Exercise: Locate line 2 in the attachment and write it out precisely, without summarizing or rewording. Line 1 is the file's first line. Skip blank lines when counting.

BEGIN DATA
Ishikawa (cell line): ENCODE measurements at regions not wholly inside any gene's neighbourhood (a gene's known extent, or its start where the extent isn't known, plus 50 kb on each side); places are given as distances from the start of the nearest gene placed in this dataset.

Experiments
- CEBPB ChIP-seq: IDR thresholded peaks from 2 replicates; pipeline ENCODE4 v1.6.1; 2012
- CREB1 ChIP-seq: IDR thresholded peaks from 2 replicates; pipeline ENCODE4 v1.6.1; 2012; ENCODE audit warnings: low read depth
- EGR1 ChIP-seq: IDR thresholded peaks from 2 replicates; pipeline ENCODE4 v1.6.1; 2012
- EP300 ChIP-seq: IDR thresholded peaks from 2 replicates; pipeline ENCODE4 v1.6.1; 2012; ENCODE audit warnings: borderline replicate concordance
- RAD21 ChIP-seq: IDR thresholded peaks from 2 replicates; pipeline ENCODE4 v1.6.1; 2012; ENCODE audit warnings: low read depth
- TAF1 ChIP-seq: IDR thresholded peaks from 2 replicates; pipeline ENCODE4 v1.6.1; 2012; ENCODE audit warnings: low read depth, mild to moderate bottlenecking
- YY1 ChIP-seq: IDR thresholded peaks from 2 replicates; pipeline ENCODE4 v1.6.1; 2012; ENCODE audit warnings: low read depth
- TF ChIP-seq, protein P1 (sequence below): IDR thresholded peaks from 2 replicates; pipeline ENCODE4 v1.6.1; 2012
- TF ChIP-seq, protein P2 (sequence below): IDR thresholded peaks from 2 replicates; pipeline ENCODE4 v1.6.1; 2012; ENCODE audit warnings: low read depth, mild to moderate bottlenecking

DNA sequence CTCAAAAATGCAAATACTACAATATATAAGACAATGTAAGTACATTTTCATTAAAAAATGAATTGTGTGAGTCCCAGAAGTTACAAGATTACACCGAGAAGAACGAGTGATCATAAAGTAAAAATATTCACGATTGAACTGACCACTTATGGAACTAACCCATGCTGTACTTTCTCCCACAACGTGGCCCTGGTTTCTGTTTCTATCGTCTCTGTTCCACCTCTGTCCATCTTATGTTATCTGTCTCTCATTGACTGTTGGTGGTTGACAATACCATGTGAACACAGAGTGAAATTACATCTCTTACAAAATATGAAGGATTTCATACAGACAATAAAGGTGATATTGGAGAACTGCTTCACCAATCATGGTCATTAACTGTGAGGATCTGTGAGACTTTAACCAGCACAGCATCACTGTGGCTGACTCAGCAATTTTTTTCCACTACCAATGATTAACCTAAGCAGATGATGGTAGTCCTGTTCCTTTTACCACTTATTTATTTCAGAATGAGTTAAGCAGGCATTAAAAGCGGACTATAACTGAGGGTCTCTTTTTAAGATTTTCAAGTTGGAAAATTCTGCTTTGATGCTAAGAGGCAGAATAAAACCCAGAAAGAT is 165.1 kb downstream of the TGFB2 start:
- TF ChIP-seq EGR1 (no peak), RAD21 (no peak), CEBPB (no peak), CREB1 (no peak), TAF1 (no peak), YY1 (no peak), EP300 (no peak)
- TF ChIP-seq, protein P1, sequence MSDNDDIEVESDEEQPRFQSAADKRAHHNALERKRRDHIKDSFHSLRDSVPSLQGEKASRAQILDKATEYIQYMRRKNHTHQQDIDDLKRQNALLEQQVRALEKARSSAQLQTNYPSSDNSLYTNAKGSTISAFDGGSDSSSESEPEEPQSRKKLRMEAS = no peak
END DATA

Experiments